Create a Bedroom Your Child Will Love

The smallest members of the family are usually given the smallest bedrooms, and this makes sense. But just because children are small, that doesn’t mean they don’t have a disproportionally big need for good storage. Kids tend to have a lot of stuff!

So organising a child’s bedroom can be a challenge. One or two of these ideas might help.

Ideas for Small Bedroom Layout

When you’re trying to maximise room to play, getting the bed off the floor is a good idea, providing kids are old enough to climb safely. Underneath, there will be room for a desk, a playhouse or den, a closet or just a reading or lounging nook.

If you can’t lift the bed off the floor, clear floor space by using shelves as much as possible instead of cupboards. Have see-through tubs or baskets for toy storage, andposition the shelves at an age-appropriate height so little children can reach.

Keeping some toys out of reach when they’re not being used can help keep the room tidy. You could even go one step further and put out-of-favour items in a secure storage unit. This way, they’re not taking up valuable space but they’re also ‘out of sight out of mind’, and that works on kids too. After a few months those toys and games they haven’t seen for a while will feel new and fresh again.

Planning for the Future

Kids grow so fast it’s hard to keep up with them. Bearing in mind their changing needs as they grow can help you anticipate the changes and make them easier to deal with.

Future proofing ideas can include:

  • Creating a crafting area for small kids that becomes a study area later.
  • Having height adjustable furnishings, such as a desk or table, that kids won’t grow out of.
  • Using under-bed storage for toys when children are little, then swapping storage for a trundle bed when they’re old enough for sleepovers.
  • Using stickers or decals on walls instead of permanent painted decorations.
  • Installing sound proofing.
  • Using rugs and other soft furnishings as accents so they’re easy to change as kids’ tastes mature.

While we may be happy to have the same decorations in a living room for a few years, kids go through huge changes in the same time span. Always try and bear in mind the transient nature of decoration style and furniture in a child’s bedroom.

A self storage room is invaluable for future proofing. You can save nursery furnishings for future family additions as well as toys, or store grown up beds for when toddlers mature, desks or workstations they might need as they growup, or decorative items that don’t fit in with current trends or preferences.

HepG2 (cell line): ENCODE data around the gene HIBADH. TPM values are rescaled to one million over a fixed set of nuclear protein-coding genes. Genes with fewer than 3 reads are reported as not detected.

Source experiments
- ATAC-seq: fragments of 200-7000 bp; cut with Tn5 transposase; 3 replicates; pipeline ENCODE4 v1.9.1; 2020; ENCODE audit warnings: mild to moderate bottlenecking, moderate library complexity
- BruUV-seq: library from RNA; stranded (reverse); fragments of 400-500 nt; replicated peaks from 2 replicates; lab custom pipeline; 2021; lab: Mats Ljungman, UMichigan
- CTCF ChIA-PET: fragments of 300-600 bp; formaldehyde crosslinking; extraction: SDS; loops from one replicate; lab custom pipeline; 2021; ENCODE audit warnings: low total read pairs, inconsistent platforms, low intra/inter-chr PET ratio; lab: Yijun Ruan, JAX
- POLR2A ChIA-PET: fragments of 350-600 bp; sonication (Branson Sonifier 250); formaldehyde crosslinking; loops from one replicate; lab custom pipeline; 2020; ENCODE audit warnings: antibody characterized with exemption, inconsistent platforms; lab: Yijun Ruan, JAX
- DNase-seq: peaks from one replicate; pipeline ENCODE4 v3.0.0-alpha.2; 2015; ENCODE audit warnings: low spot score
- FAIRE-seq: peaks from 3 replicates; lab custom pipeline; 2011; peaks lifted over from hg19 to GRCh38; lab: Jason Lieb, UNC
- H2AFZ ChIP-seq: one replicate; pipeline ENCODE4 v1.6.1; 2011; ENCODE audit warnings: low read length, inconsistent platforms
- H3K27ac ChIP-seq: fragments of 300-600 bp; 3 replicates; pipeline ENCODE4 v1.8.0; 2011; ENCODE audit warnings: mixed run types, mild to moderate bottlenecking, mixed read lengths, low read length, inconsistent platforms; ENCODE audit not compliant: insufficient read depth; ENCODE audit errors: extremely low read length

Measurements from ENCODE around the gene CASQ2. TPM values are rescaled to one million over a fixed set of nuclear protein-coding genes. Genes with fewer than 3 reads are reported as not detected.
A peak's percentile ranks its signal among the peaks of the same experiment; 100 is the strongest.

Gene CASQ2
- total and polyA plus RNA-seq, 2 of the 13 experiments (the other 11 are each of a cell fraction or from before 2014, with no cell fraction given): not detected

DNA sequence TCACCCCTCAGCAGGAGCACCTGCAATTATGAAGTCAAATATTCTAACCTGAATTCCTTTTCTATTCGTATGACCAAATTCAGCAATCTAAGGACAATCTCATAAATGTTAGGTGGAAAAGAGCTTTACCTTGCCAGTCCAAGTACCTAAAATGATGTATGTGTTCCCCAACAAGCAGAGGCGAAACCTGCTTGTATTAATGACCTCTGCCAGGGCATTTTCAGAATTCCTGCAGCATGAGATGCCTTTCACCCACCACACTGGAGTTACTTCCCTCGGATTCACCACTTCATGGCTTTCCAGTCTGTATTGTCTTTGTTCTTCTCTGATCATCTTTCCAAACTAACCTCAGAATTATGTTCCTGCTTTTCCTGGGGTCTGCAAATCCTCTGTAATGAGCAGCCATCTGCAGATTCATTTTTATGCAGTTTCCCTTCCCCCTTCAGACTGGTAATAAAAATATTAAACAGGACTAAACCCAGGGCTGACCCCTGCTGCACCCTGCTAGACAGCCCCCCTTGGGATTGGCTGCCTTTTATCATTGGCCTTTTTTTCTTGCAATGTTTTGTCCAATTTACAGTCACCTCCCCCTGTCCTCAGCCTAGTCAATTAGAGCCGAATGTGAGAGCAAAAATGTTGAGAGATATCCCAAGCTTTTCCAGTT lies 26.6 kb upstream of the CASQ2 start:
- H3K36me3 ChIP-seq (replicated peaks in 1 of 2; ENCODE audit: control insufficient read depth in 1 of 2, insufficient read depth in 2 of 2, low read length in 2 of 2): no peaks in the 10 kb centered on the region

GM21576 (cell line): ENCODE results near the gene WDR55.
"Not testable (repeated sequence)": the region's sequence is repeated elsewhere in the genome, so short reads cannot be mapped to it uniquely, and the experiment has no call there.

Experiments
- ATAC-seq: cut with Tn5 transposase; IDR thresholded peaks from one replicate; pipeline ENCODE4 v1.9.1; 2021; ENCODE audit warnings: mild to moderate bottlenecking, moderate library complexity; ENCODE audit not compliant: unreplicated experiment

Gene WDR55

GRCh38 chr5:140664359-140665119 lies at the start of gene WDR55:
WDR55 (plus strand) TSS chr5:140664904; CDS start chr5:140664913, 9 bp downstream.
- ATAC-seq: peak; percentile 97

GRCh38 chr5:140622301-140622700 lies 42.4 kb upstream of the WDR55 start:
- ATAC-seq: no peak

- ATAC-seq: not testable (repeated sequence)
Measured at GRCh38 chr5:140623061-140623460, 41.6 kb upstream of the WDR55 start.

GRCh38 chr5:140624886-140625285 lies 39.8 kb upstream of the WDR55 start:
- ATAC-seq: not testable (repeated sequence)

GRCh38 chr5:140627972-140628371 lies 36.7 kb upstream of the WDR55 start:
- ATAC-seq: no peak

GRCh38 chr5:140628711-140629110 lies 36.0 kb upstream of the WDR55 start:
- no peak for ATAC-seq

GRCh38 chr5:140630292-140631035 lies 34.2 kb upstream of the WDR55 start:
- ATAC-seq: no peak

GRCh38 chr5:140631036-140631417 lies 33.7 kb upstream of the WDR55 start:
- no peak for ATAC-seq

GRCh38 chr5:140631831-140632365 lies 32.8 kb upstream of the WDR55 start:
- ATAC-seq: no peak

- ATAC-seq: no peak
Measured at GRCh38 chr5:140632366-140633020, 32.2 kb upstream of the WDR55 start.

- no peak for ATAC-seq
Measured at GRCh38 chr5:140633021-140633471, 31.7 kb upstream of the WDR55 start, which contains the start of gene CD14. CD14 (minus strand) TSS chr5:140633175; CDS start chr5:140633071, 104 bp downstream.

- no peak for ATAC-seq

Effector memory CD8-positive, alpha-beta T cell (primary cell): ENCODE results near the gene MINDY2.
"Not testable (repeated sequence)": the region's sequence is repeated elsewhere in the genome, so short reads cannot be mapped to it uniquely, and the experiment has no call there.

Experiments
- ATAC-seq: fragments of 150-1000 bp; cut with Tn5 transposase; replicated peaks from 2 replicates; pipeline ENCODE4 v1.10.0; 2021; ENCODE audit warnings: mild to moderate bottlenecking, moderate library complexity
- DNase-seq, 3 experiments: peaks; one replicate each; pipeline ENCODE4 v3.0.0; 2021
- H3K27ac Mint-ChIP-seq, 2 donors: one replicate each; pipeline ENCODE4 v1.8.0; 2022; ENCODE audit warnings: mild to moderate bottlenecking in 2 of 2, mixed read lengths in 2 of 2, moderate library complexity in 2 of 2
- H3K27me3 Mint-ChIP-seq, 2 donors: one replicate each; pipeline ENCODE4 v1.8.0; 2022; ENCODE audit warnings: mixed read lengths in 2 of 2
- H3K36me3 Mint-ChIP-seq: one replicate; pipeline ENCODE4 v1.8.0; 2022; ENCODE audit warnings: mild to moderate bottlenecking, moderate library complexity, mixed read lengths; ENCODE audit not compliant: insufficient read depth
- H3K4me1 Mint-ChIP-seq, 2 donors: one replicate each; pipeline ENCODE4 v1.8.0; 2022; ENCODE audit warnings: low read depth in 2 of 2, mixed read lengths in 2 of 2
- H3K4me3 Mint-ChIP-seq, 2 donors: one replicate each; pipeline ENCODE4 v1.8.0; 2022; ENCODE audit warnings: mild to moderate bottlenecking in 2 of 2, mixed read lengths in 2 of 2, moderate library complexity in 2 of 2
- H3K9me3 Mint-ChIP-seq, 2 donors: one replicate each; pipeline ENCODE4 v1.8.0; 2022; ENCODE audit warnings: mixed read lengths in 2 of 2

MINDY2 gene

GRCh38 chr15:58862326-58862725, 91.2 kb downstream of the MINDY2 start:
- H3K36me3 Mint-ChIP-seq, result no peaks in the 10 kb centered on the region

Being prepared and flexible makes staying on top of kids’ needs much easier.

Incorporate Pattern and Texture in Child’s Bedroom


Kids love beautiful colors, patterns, and textures in their rooms. So, what is a better way to add texture than adding a wall art of flowers, animals, or other natural things? For example, you can decorate the bedroom with octopus wall art. This will not only add texture to kids’ rooms but will also encourage them to know more about the octopus. 

Decorating with Colour in Small Rooms

If they’re old enough, it’s never a bad idea to let children have a say about how they want their room decorated. Even very small kids can have strong opinions about colours or ornamental items, and letting them take ownership over some elements can encourage them to keep it looking good.

When you’re choosing colours, a bit of colour psychologycan help you create a mood:

  • Yellow for creative fun
  • Green for harmony
  • Blue for a calm atmosphere
  • Orange for an optimistic outlook
  • Red for passion and energy

Having a calming, relaxed mood in the bedroom can help some small children wind down and relax for sleep at bedtime.

There are a few décor tricks that can give an illusion of space in a small room and make it feel bigger than it is.

  • Pale or neutral colours on walls push them out.
  • Choose the same colour for walls and ceiling to give the feeling of a continuous space.
  • Vertical stripes extend height.
  • Horizontal stripes extend length.

Children can, naturally, be quite territorial over their bedrooms. It’s their only private space, and the only place in the house they have any control over. This can make it especially challenging in shared rooms.

Creating Personal Space in Shared Rooms

  • Zoning can help, so each child has their area of personal ownership.
  • Twin beds might be more effective than bunks if you have space.
  • Make sure there is no shared clothes storage. Even in a shared wardrobe, divide the area so items belonging to each are kept separate.
  • Place beds on opposite sides of the room to create a sense of personal space.
  • Put the beds at different angles, maybe facing away from each other.
  • Solve clashes of opinion over colours by blending both preferences as far as possible.

Some siblings, of course, want proof they’re both treated the same, in which case matching items are probably best. Do whatever works for your family, if it creates harmony and gives each child the space they need.

Hopefully we’ve given you a few ideas if you’re looking for ways to make a great child’s bedroom.

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